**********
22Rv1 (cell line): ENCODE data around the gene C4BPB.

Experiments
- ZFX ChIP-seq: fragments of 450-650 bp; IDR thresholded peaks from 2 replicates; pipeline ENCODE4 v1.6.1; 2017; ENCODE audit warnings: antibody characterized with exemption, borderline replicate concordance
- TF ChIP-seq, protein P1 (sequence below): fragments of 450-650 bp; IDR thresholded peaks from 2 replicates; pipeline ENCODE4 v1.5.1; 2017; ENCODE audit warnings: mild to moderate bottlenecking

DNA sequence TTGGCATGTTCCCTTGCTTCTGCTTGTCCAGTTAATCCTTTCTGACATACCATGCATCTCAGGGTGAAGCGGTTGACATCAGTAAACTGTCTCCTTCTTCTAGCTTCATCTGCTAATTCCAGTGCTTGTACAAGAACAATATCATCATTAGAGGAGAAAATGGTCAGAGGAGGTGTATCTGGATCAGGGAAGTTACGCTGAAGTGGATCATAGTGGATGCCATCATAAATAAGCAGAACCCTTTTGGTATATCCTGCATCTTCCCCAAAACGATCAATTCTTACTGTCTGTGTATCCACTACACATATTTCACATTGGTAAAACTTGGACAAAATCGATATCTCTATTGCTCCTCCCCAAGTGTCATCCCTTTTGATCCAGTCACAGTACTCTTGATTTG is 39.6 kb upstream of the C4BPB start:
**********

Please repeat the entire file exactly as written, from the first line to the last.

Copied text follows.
22Rv1 (cell line): ENCODE data around the gene C4BPB.

Experiments
- ZFX ChIP-seq: fragments of 450-650 bp; IDR thresholded peaks from 2 replicates; pipeline ENCODE4 v1.6.1; 2017; ENCODE audit warnings: antibody characterized with exemption, borderline replicate concordance
- TF ChIP-seq, protein P1 (sequence below): fragments of 450-650 bp; IDR thresholded peaks from 2 replicates; pipeline ENCODE4 v1.5.1; 2017; ENCODE audit warnings: mild to moderate bottlenecking

DNA sequence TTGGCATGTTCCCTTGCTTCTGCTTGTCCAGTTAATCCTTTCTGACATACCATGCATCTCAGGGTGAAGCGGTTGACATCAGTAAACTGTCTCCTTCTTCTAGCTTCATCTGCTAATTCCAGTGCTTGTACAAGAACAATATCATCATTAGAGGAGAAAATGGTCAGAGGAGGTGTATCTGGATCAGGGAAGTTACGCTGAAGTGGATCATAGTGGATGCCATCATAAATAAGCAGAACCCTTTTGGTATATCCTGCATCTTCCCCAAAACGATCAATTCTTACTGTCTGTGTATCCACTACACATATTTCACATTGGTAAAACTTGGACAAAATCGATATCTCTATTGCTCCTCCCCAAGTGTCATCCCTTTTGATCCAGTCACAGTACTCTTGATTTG is 39.6 kb upstream of the C4BPB start: